June 05, 2022 by Anthony Riccio
Field sobriety is a complex topic for lawyers, officers, and citizens alike. Many U.S. states have different laws that are shadowed by the varying amount of controversial roadside drug tests. Massachusetts is certainly not exempt from this controversy and has found itself in the news for a number of different reasons pertaining to DUI testing. Despite the controversy, it is often up to legal teams to defend their clients and unmask the uncertainties that surround field tests.
Field sobriety tests are extremely common in nearly every state in the nation. Most people, historically speaking, that have been pulled over for a suspected Driving Under the Influence (DUI) offense have been assessed with a field sobriety test. These have been so common that people from all walks of life have found themselves convicted of DUI charges as a result of the roadside tests.
Massachusetts state lawmaker and representative David LeBoeuf was pulled over in late April after two individuals called the police on an erratic driver on the expressway. He was caught in his black Ford SUV on Interstate 93 in Quincy, Massachusetts late at night. As is common procedure, LeBoeuf was pulled over quickly, and the police approached his vehicle.
One of the first things that police officers recognized was the strong odor of alcohol on Representative LeBoeuf. He was furthermore assessed to be unable to follow instructions and was unsteady on his feet during his field sobriety test. After the police took him into custody, he was determined to have a blood alcohol content level of four times the legal limit. Further investigation found a number of empty bottles of alcohol in the cupholders of his car. This was a sure-fire case in which a field sobriety test successfully got a drunk person off of the road.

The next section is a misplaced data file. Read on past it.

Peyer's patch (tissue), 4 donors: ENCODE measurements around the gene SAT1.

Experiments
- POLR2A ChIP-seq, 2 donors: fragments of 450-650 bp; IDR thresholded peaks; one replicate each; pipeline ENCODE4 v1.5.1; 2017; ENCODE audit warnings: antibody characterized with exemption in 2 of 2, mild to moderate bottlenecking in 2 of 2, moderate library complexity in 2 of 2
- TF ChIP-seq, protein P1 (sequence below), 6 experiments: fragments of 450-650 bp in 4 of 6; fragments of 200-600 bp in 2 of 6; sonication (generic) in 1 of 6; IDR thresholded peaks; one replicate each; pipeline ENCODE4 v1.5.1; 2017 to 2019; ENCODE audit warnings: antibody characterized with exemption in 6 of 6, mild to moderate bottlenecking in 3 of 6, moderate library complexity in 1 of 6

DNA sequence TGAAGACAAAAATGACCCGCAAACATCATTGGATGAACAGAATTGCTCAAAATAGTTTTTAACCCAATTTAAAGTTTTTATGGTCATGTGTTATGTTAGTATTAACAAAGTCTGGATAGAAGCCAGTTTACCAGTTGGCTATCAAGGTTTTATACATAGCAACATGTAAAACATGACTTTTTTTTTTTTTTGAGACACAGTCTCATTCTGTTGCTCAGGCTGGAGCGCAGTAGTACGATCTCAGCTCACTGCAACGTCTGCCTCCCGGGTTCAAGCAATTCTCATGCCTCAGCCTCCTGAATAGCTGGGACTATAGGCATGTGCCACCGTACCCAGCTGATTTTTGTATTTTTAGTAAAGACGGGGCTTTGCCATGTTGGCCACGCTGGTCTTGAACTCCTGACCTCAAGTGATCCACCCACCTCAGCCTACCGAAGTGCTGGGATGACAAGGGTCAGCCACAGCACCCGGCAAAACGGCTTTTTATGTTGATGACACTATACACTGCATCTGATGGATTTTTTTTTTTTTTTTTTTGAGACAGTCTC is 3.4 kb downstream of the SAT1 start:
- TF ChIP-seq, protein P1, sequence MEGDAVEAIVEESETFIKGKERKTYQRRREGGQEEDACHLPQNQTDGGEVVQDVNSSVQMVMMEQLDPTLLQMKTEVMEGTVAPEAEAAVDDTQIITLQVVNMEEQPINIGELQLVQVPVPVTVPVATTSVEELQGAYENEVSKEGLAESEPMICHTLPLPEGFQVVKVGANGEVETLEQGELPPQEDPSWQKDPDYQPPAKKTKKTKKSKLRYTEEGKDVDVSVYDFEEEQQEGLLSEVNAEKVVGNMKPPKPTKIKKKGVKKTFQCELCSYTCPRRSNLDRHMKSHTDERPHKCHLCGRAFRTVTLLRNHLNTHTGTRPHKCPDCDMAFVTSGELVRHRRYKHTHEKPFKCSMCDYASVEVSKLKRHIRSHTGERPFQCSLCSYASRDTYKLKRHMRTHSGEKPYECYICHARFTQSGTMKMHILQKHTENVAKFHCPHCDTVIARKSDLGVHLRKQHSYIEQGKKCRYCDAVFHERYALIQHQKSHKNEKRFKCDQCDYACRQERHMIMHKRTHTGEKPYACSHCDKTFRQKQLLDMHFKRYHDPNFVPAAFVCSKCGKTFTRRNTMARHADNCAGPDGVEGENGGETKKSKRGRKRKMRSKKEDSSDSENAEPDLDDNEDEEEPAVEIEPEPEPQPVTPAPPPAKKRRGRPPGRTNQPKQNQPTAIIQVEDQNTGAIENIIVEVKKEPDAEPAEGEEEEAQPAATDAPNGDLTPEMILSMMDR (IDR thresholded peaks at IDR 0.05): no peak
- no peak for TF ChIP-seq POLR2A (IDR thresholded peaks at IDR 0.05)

What has recently come under some degree of scrutiny is the transparency and integrity of the officers conducting field sobriety tests. Marie Berthe Francois was pulled over on the side of the road as she needed to reset her GPS device in order to get to her destination safely. She followed all necessary precautions and even set on her yield lights so that incoming vehicles could see her on the side of the road in the darkness of night.
Immediately adjacent to her vehicle was an on-ramp for the expressway that she was on. Although seemingly out of harm’s way, her life would change indefinitely in a flash. A police cruiser came barreling through, smashing into the back of her car and flipping another car that was traveling down the highway. Upon discovery of an ambulance, Francois was rushed to the hospital with a separated shoulder, nerve damage, and a lifelong condition of decreased motor function in her extremities.
Despite the severity of the crash, the entire deal was kept under the covers by officials. The police officer even ended up being chief of his department. Despite police records proving that Officer Gomes caused the accident, no citation was ever issued to the policeman. His cruiser was replaced with Massachusetts taxpayer dollars, and no field sobriety test was ever issued – despite indications that Gomes was driving while intoxicated.